Here’s the story behind the testing dashboard tweets

Low-Tech Dashboard in Confluence

I can’t believe just how hungry testers are for the low-tech testing dashboard.  It’s a great illustration of how we are evolving in our desire for tools that do not push us around or deign to tell us how we should be testing.

At my last job, I ditched Quality Center for a test-cycle and decided to use James Bach’s low-tech testing dashboard with my team’s incredibly un-sophisticated dokuwiki.  There was nothing expensive involved and certainly no rules… just enough structure and more creativity in my testing.  I loved it!  By getting rid of Quality Center, I made my testing activities much more visible to the rest of my team not to mention more creative in terms of exploratory testing.

I’ve been tweeting about it because we’re starting to use it for Confluence testing efforts.  The reason why I haven’t blogged it yet it is because I’m putting it in a paper for this year’s CAST. Those of you attending CAST will have the opportunity to see my full presentation.  Because of the overwhelming interest, I thought I’d give y’all a few tidbits and a push in the right direction.  If I get permission, I’ll be post the full paper.  If my arm is gently twisted, I might add a few more tidbits.

This is very easy to put together, can be free (as in beer) and is 115% customizable.

The ingredients:

A whiteboard or a wiki (I like Confluence and I’m not biased AT ALL.)

The low-tech testing dashboard pdf

Some idea of what *you* want to track in *your* testing

The most challenging aspect of using this dashboard is in deciding what you want to track.  My co-worker and I discussed it for a while and are still undecided on a few points.  Although the pdf suggests that putting this online is less than optimal, I think a wiki is a perfect leap.  I link all of my test objective pages to the components I list in the dashboard.  I also link important issues in the comments section. Thus, a wiki is shallow enough but has the ability to give added depth when and where it is necessary.

Mr. Bach’s dashboard is 11 years old, and thus, is a bit weathered but still very good stuff.  It’s ripe for a bit of botox here and there.  Those of you who decide to take this and “make it your own” are welcome to share how you’ve made changes or which areas of the dashboard could use a bit of tweaking in your environment.  I hope to see some dashboard photos on twitter. (There’s a meatloaf joke in there somewhere.)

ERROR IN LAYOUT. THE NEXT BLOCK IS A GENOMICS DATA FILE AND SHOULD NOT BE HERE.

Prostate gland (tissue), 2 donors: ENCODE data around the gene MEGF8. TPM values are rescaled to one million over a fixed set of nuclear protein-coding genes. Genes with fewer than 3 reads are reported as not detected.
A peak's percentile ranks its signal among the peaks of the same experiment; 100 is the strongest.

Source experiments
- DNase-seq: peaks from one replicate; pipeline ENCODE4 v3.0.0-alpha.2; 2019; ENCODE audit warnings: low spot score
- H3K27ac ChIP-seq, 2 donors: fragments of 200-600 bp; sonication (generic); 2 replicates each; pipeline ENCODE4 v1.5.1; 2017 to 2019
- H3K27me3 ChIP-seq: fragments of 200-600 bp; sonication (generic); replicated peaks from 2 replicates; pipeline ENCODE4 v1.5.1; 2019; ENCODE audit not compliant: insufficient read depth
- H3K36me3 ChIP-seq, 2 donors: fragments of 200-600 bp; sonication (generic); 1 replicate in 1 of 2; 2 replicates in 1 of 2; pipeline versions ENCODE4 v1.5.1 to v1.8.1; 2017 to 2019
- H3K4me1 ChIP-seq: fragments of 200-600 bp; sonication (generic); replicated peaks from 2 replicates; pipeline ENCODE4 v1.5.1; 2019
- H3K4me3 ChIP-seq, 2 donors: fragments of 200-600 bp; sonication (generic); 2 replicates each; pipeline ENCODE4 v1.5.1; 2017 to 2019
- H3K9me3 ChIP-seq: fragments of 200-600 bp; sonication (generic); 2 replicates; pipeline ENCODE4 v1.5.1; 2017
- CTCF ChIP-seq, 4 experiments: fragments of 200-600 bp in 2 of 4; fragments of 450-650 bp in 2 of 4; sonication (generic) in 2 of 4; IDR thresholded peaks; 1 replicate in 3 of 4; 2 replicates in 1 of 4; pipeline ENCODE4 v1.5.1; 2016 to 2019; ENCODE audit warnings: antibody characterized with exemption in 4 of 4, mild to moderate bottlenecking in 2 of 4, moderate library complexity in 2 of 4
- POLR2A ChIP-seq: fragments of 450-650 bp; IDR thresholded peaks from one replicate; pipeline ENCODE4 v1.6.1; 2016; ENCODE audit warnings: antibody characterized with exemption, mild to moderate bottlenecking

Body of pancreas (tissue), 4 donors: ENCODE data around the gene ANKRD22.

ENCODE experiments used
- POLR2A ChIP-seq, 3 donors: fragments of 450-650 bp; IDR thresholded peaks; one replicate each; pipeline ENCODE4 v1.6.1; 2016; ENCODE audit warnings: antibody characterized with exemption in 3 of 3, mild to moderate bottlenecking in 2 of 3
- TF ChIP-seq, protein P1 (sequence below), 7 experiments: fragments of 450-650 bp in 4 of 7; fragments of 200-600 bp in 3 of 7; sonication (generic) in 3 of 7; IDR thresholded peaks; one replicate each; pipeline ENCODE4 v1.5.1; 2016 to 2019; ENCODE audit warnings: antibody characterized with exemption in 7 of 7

4 thoughts on “Here’s the story behind the testing dashboard tweets”

  1. Hmmm, just starting a project, did not want to be bothered with ‘where’s testing at?’ questions, thought I’d use a dashboard, but for some reason Confluence didn’t even cross my mind, possibly cause I’m a Confluence newb.
    Bring on the tidbits!

  2. @Chris I looked at this in *Art of Agile Development* there’s definitely a connection. Thanks for the tip.

    @Tony
    When I used Quality Center, I could never get the business team to even log in. We were already using the wiki to post requirements so when I posted the testing dashboard, the business team was really excited about it. Got me out of a meeting, even! You can use a chart like the one I made as your connective tissue between Confluence pages you’ve written about test objectives/tests and issues that you create. Have fun :)

  3. * gently twisting your arm *

    We also have Quality Center available to us, but as you already mentioned, that is strictly a tester’s tool, nobody else ever logs in to that. Quality Center is not really working in our agile project, either.
    We also use Confluence Wiki in our team, and your post inspired me to try out something similar.
    Will modify/refine along the way., and keep you posted.

    Thanks!

Leave a Reply

Your email address will not be published. Required fields are marked *